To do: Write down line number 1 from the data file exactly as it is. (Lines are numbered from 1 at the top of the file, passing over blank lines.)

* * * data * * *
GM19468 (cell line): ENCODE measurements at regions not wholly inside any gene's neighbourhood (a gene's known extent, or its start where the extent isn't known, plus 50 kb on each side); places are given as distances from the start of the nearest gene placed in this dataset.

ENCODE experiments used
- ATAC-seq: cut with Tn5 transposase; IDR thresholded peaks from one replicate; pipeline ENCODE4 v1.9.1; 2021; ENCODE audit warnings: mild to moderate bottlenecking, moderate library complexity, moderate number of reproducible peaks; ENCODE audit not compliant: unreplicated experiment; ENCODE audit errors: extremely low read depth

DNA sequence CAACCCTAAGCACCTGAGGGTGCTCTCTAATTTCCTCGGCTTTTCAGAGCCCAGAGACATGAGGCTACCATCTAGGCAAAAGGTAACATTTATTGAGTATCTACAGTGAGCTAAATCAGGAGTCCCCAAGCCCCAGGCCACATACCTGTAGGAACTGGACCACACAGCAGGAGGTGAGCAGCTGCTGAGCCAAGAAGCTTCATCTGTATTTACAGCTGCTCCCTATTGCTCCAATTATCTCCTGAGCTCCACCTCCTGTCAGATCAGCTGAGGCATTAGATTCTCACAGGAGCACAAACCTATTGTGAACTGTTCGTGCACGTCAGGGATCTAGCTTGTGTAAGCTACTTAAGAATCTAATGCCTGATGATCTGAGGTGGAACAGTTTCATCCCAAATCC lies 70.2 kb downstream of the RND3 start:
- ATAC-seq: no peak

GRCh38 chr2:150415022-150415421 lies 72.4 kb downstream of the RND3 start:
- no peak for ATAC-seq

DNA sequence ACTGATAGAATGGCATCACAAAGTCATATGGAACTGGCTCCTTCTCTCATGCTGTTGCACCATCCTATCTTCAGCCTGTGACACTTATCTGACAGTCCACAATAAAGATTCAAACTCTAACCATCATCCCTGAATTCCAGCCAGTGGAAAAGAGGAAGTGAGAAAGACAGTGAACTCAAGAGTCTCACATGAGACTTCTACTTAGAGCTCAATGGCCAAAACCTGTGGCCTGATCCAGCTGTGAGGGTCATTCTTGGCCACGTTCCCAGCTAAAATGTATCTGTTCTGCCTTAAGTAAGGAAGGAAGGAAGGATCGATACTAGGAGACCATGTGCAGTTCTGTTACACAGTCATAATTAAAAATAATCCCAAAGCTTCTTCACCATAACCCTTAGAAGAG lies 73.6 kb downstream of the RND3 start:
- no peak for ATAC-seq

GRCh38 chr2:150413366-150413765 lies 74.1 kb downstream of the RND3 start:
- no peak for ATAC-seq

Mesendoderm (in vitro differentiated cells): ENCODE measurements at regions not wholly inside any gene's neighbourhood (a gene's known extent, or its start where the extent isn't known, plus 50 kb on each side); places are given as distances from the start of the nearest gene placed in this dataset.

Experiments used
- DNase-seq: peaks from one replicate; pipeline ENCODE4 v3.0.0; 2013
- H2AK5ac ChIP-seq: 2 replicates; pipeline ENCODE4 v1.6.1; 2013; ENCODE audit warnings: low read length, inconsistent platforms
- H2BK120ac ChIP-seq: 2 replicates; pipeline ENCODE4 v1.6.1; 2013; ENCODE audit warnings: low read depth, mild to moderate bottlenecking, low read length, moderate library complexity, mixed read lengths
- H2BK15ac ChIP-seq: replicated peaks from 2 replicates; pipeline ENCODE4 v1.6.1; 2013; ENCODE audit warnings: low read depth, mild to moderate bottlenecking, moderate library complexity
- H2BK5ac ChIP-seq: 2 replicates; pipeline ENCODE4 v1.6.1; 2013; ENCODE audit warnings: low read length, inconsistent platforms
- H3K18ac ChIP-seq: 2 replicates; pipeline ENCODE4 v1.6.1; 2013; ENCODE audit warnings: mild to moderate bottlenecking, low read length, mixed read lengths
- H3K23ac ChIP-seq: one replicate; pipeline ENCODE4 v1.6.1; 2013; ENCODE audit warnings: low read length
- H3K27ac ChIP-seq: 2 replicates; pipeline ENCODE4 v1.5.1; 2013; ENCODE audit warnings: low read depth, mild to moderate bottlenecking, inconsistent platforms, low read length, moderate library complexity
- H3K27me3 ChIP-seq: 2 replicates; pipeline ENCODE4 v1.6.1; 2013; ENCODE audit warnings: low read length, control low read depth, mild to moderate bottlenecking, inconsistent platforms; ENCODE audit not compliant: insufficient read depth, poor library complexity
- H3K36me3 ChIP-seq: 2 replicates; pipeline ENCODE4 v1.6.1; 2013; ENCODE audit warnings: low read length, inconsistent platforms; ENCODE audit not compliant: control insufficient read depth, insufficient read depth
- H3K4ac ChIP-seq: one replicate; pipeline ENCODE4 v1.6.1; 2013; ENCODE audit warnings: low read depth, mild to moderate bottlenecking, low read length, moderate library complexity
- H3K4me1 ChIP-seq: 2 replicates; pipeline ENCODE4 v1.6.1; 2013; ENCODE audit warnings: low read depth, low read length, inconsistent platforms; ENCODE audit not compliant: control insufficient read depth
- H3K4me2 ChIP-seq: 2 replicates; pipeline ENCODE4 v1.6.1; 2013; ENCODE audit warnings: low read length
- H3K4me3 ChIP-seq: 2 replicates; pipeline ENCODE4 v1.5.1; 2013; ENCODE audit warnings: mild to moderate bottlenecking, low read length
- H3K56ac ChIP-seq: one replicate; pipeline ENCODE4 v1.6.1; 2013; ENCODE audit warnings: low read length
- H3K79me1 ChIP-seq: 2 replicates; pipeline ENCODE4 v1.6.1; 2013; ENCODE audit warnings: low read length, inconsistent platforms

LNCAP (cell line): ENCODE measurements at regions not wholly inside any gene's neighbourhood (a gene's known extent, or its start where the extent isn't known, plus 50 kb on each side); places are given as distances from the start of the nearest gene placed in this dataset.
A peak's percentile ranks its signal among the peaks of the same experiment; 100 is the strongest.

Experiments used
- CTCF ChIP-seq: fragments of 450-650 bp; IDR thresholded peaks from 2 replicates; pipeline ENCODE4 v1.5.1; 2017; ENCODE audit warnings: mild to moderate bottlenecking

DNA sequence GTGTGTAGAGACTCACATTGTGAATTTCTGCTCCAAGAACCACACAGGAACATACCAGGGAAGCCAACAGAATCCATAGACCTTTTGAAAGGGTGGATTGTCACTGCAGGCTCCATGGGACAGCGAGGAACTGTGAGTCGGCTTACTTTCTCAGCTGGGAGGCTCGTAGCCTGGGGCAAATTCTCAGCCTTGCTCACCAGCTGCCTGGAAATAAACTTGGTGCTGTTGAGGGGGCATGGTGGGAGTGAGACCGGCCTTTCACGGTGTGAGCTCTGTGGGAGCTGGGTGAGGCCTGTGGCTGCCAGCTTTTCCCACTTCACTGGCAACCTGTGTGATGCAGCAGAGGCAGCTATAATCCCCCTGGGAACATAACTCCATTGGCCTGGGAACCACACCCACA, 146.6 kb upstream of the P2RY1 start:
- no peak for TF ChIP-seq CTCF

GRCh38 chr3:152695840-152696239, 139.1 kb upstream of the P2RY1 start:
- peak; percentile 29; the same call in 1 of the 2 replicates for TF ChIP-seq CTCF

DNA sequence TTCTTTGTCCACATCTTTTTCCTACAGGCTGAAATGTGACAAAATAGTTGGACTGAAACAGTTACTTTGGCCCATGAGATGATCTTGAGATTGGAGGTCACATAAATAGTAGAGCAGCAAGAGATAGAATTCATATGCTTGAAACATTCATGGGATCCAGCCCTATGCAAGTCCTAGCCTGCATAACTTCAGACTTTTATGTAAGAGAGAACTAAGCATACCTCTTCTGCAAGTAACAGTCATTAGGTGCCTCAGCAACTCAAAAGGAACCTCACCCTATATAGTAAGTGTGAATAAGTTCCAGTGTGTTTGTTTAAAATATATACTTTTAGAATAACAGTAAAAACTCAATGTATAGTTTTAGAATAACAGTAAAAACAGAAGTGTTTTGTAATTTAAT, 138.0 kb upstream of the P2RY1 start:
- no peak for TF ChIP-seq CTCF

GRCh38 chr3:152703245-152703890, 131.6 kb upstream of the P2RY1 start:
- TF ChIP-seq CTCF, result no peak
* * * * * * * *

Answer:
GM19468 (cell line): ENCODE measurements at regions not wholly inside any gene's neighbourhood (a gene's known extent, or its start where the extent isn't known, plus 50 kb on each side); places are given as distances from the start of the nearest gene placed in this dataset.